Minister Jeff Radebe says South Africa needs a new refinery. Photo: Supplied
Minister Jeff Radebe says South Africa needs a new refinery. Photo: Supplied

Radebe calls for the urgent finalisation of Minerals Act

By Siseko Njobeni Time of article published May 17, 2018

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JOHANNESBURG - Energy Minister Jeff Radebe has called for the finalisation of the Minerals and Petroleum Resources Development Act (MPRDA) as a matter of urgency in order to unlock the potential for oil and gas development in South Africa.

Delivering his Budget vote speech in Parliament yesterday, Radebe said that the conclusion of the MPRDA would bring clarity “on acreage both offshore and onshore as an alternative proposition for oil and gas exploration companies.” He said the rise in the oil price could stimulate appetite for gas and oil exploration.

“Consequently, South Africa must be ready to capture this opportunity,” said Radebe, adding that gas was emerging as the main hydrocarbon component of a more sustainable mix to power the world’s economy.

Radebe’s call comes in the wake of Mineral Resources Minister Gwede Mantashe saying on Tuesday that the MPRDA Bill was now before the National Council of Provinces.

The MPRDA governs the exploration and production of oil and natural gas.

Mantashe also called for the urgent finalisation of the bill, charging that it was key in entrenching regulatory and policy certainty necessary for investment, thereby attainment of sustainable growth, development and transformation in the sector.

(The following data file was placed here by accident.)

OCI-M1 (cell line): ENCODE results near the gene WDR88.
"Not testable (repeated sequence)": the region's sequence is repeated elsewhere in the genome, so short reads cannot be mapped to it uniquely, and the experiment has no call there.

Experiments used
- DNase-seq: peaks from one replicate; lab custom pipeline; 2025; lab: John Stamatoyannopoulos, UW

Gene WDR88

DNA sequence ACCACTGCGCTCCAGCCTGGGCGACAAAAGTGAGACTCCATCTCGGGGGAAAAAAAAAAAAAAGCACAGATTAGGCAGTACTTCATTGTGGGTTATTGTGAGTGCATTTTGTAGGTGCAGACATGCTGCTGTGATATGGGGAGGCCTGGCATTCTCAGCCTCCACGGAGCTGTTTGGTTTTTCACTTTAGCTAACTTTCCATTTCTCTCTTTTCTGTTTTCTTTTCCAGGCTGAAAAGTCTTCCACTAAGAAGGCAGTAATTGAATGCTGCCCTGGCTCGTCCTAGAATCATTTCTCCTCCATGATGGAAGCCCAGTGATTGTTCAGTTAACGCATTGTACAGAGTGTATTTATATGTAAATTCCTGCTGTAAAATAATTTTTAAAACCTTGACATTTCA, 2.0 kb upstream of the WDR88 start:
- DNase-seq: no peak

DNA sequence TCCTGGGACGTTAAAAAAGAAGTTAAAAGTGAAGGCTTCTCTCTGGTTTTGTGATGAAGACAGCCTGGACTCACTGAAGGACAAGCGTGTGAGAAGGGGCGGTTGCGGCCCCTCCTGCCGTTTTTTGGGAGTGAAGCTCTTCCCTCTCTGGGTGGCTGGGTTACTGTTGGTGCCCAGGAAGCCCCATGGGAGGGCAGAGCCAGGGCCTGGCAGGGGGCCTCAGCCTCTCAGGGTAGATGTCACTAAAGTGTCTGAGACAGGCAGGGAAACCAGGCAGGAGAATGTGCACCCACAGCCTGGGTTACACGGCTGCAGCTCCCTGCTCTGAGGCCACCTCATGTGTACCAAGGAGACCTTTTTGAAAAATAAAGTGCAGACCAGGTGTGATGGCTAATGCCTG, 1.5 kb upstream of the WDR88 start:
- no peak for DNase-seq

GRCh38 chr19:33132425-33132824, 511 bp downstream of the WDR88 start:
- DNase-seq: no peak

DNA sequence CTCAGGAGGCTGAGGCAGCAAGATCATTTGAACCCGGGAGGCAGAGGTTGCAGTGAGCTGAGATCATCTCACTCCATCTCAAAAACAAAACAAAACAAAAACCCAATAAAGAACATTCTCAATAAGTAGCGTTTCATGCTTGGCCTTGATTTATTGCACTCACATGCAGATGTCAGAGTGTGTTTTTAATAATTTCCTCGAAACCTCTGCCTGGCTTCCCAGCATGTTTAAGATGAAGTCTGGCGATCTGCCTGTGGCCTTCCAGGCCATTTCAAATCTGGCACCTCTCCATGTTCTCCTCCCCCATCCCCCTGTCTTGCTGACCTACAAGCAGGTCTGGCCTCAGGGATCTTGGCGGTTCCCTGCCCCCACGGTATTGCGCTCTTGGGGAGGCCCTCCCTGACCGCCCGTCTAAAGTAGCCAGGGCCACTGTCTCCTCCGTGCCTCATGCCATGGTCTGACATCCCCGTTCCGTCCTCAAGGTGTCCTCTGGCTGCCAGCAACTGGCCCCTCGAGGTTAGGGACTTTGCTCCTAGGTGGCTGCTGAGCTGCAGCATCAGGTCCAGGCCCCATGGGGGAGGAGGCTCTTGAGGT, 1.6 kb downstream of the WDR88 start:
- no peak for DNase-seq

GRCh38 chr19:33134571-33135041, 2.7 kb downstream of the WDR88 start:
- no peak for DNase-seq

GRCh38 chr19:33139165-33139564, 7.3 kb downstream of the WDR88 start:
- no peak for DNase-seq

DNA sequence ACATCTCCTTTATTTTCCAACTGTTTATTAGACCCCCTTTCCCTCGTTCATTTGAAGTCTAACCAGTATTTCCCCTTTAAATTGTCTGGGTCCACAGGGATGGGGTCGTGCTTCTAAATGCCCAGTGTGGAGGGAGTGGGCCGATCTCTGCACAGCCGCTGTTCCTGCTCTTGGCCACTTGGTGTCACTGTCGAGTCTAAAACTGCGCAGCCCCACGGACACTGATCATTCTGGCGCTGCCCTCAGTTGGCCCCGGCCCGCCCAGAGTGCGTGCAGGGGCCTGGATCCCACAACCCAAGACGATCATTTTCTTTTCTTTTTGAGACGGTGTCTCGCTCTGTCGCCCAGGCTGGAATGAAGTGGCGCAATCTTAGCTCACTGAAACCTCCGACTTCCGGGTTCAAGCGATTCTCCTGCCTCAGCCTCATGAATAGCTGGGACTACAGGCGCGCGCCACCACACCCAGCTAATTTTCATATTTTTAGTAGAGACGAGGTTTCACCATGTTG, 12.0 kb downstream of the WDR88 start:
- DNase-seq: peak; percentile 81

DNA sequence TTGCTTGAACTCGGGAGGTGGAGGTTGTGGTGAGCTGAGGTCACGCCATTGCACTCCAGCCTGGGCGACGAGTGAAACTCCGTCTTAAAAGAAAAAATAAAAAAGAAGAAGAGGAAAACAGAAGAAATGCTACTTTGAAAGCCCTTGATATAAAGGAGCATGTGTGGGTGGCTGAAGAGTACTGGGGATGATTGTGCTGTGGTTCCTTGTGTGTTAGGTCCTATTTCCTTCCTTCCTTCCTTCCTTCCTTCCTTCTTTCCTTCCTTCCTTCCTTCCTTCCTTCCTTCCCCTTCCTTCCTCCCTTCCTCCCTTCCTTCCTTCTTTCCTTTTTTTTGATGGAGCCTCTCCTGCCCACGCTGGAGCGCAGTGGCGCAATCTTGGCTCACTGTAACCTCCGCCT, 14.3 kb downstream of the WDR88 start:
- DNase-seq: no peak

Radebe said South Africa should prioritise natural gas, whether imported via regional pipelines or liquefied natural gas terminals at strategic port locations as the country migrated to a low-carbon economy.

He said the country's mooted gas-to-power programme was still on track, with substantial work done in relation to the required studies at the country’s ports, especially Richards Bay and Coega.

Radebe said that he had instructed the IPP Office to resuscitate the programme “and take a lead in engaging with the different stakeholders that the country is working towards a single goal.”

He said that the initial phase of the gas programme would use imported liquefied natural gas, while looking at the options in relation to the regional gas and the domestic shale gas in the long term.

Radebe also reiterated the government's intentions to build a new refinery.

He said that the South African refineries faced major problems, including the provision of cleaner fuels.

“Our refineries are not equipped to produce the latest fuels required by modern vehicle engines to reduce vehicle emissions and improve efficiency,” he said.


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